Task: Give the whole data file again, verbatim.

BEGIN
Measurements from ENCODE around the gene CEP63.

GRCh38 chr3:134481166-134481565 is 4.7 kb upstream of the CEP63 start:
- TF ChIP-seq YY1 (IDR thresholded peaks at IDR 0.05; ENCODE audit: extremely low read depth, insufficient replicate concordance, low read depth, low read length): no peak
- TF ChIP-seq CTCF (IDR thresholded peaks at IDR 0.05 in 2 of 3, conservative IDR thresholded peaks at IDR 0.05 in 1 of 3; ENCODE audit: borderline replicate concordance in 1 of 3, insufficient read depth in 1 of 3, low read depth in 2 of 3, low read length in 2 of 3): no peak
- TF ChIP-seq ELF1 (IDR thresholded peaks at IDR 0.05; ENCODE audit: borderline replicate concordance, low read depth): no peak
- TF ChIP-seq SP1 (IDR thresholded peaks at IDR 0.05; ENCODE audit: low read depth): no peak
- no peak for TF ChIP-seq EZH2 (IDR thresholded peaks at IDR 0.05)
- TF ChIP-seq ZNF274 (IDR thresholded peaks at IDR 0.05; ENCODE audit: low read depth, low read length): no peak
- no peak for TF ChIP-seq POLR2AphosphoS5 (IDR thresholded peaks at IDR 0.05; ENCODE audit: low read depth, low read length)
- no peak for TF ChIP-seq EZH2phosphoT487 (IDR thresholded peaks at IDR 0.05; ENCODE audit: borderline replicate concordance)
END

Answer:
Measurements from ENCODE around the gene CEP63.

GRCh38 chr3:134481166-134481565 is 4.7 kb upstream of the CEP63 start:
- TF ChIP-seq YY1 (IDR thresholded peaks at IDR 0.05; ENCODE audit: extremely low read depth, insufficient replicate concordance, low read depth, low read length): no peak
- TF ChIP-seq CTCF (IDR thresholded peaks at IDR 0.05 in 2 of 3, conservative IDR thresholded peaks at IDR 0.05 in 1 of 3; ENCODE audit: borderline replicate concordance in 1 of 3, insufficient read depth in 1 of 3, low read depth in 2 of 3, low read length in 2 of 3): no peak
- TF ChIP-seq ELF1 (IDR thresholded peaks at IDR 0.05; ENCODE audit: borderline replicate concordance, low read depth): no peak
- TF ChIP-seq SP1 (IDR thresholded peaks at IDR 0.05; ENCODE audit: low read depth): no peak
- no peak for TF ChIP-seq EZH2 (IDR thresholded peaks at IDR 0.05)
- TF ChIP-seq ZNF274 (IDR thresholded peaks at IDR 0.05; ENCODE audit: low read depth, low read length): no peak
- no peak for TF ChIP-seq POLR2AphosphoS5 (IDR thresholded peaks at IDR 0.05; ENCODE audit: low read depth, low read length)
- no peak for TF ChIP-seq EZH2phosphoT487 (IDR thresholded peaks at IDR 0.05; ENCODE audit: borderline replicate concordance)